In fact, the obituary section may be why I still subscribe to several newsprint papers, which, unlike their digital cousins, invite me to really read, rather than skim. That’s important when we’re talking mini life stories. Friends, mere acquaintances, total strangers—it doesn’t matter. I want to know what they invented, who they loved, how they made a difference in the world.
As a journalism student I worked at the Boston Globe, initially as a newsroom clerk (we all were called copyboys, even though by the late 1970s some of us were female).
We wrote on these back in the day.
One of my duties was to write basic obits. When person died who was moderately famous (or infamous), at least locally, the city editor would assign whichever copyboy wasn’t otherwise occupied to gather information and write it up.
It’s great to have Lawrence Block’s Matt Scudder back, even if it’s a short trip. The two charges leveled against the book by many Amazon and Goodreads reviewers are 1) the book is too short and 2) there is too much sex. In both cases, these are complaints not worth listening to. In the first case, the book is listed, blatantly advertised as a novella. Complaining that a novella is too short is redundant! As for item number two, the blind, the uninformed ant all those who miss the point will whine and complain, but for those who get it, will understand that Mr. Block has written a timely tale of what we read or hear about almost every day, the idea of sexual consent.
In this story, An aging Matt Scudder and his wife Elaine Martell get involved in helping Ellen, a younger woman, Elaine met at her support group for women, all former call girls. Ellen is being stalked and harassed by a former client who does not understand or won’t accept the meaning of the word no. We only know him by the name of Paul. Paul manages to terrorize Ellen forcing her to consent to his demands without breaking the law keeping the police at bay and making Ellen a helpless victim. Paul is obviously getting off feeling the power he has controlling Ellen.
In helping Ellen, Scudder finds himself searching for a man he has no idea who he is nor what he looks like. In digging in, putting pieces of a puzzle together, Matt skirts the legal process himself.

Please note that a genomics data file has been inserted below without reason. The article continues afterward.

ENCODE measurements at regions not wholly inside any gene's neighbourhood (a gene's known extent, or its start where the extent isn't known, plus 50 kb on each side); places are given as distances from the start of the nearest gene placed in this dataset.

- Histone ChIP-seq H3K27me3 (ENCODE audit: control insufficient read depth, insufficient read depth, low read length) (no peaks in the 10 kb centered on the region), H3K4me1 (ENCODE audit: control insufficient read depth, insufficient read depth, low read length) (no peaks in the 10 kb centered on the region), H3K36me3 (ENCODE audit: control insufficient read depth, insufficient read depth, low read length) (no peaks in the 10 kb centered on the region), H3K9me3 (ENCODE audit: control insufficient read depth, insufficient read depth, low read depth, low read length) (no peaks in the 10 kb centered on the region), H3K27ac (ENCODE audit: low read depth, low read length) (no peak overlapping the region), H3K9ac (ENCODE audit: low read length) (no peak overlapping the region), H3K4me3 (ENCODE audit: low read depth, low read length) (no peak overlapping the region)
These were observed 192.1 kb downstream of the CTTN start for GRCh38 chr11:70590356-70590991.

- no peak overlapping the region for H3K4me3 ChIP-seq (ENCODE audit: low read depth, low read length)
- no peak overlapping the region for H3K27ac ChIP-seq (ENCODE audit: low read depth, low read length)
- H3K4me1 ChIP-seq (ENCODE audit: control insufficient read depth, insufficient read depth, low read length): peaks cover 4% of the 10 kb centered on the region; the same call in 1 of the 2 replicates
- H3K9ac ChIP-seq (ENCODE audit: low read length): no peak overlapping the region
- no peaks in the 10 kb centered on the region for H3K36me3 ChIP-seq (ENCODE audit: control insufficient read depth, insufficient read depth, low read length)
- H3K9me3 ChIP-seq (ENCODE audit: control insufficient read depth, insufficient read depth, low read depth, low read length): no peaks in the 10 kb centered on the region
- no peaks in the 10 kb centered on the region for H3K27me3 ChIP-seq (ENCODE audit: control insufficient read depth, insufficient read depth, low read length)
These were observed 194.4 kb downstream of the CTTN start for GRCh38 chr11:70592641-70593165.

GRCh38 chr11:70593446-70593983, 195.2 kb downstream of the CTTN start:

A Time to Scatter Stones is a satisfying return with an old friend facing a #metoo world. It’s a short visit, but I for one did not need a full blown three and fifty-page novel to satisfy my soul. Nice to have you back Matt.
Last week we did an overnight trip to Lakeland’s Circle B Bar Reserve. It’s one of the few reserves where there is activity all day long thanks to an abundance of wildlife. You don’t have to get up early and be out there at sunrise, though that is still a good idea, to capture nature’s beauty.
Ex-con Elmer Vartanian and millionaire Juliet Van Allen, The Double V’s, are back in this cozy New England mystery; the fifth in the series. The setting is summer theater and author Jacqueline T. Lynch creates a fabulous sense of time (1950’s) and place (Summer theater on the Connecticut shore). The leading actress is missing and the amateur detectives soon find themselves embedded in the theatrical world; Juliet as an actress and Elmer as a backstage hand.
Richard Segal is going through a rough patch in life. Since beginning his new job, he cannot land a new account as a network systems salesman and is worried about getting fired. Meanwhile, his wife Paula has just received a promotion which irritates his fragile male ego. There are other worries too: Richard has started drinking again, he is having flashbacks of teenage memories and a bully named Michael Rudnick who sexually abused him, and if this is not enough he fears his wife is having an affair. In the middle of all this he runs into Rudnick on the street one day. Rudnick, now a lawyer, doesn’t recognized him but Segal has become obsessed with revenge.
Jason Starr writes dark noir like stories about seemingly average characters with hidden amoral streaks that once exposed lead them down violent, train wreck type paths of destruction.